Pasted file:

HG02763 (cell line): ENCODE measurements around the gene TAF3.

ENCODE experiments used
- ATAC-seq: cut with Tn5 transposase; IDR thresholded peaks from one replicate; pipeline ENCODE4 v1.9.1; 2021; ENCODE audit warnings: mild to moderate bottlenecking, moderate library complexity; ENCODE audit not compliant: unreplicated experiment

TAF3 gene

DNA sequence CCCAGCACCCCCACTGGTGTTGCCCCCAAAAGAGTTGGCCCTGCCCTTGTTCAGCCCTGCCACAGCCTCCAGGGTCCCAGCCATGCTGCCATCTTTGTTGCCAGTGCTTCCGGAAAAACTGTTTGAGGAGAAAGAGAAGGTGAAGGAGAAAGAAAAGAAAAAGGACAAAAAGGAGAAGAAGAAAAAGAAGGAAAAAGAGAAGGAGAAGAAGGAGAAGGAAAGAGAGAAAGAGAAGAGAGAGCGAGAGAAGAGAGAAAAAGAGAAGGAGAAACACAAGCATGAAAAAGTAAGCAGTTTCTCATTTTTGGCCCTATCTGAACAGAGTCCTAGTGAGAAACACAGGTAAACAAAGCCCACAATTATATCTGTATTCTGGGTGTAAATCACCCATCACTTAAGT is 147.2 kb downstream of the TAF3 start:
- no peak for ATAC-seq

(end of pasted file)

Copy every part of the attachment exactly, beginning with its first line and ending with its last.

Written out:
HG02763 (cell line): ENCODE measurements around the gene TAF3.

ENCODE experiments used
- ATAC-seq: cut with Tn5 transposase; IDR thresholded peaks from one replicate; pipeline ENCODE4 v1.9.1; 2021; ENCODE audit warnings: mild to moderate bottlenecking, moderate library complexity; ENCODE audit not compliant: unreplicated experiment

TAF3 gene

DNA sequence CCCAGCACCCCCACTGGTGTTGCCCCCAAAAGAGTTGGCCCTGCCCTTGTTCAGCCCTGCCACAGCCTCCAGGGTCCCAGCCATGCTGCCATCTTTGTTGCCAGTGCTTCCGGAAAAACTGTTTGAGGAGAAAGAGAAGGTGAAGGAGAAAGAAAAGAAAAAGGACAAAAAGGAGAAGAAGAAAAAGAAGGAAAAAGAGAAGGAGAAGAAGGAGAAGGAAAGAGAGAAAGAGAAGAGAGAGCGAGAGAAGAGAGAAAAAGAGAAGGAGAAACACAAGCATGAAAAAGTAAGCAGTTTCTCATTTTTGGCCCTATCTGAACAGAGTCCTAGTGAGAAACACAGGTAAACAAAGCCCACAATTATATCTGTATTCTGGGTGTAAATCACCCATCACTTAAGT is 147.2 kb downstream of the TAF3 start:
- no peak for ATAC-seq